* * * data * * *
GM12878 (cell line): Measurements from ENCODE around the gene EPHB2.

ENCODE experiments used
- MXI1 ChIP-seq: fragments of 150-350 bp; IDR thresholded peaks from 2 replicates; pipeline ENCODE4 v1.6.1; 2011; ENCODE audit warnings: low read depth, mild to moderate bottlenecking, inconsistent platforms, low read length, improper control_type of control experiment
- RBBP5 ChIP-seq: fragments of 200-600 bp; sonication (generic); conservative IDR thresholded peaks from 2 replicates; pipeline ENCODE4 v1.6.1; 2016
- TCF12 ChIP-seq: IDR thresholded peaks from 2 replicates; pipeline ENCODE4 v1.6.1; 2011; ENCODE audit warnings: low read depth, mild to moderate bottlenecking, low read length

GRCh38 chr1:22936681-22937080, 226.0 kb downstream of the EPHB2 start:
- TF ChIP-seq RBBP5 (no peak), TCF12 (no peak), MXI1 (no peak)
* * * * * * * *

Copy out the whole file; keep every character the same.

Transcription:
GM12878 (cell line): Measurements from ENCODE around the gene EPHB2.

ENCODE experiments used
- MXI1 ChIP-seq: fragments of 150-350 bp; IDR thresholded peaks from 2 replicates; pipeline ENCODE4 v1.6.1; 2011; ENCODE audit warnings: low read depth, mild to moderate bottlenecking, inconsistent platforms, low read length, improper control_type of control experiment
- RBBP5 ChIP-seq: fragments of 200-600 bp; sonication (generic); conservative IDR thresholded peaks from 2 replicates; pipeline ENCODE4 v1.6.1; 2016
- TCF12 ChIP-seq: IDR thresholded peaks from 2 replicates; pipeline ENCODE4 v1.6.1; 2011; ENCODE audit warnings: low read depth, mild to moderate bottlenecking, low read length

GRCh38 chr1:22936681-22937080, 226.0 kb downstream of the EPHB2 start:
- TF ChIP-seq RBBP5 (no peak), TCF12 (no peak), MXI1 (no peak)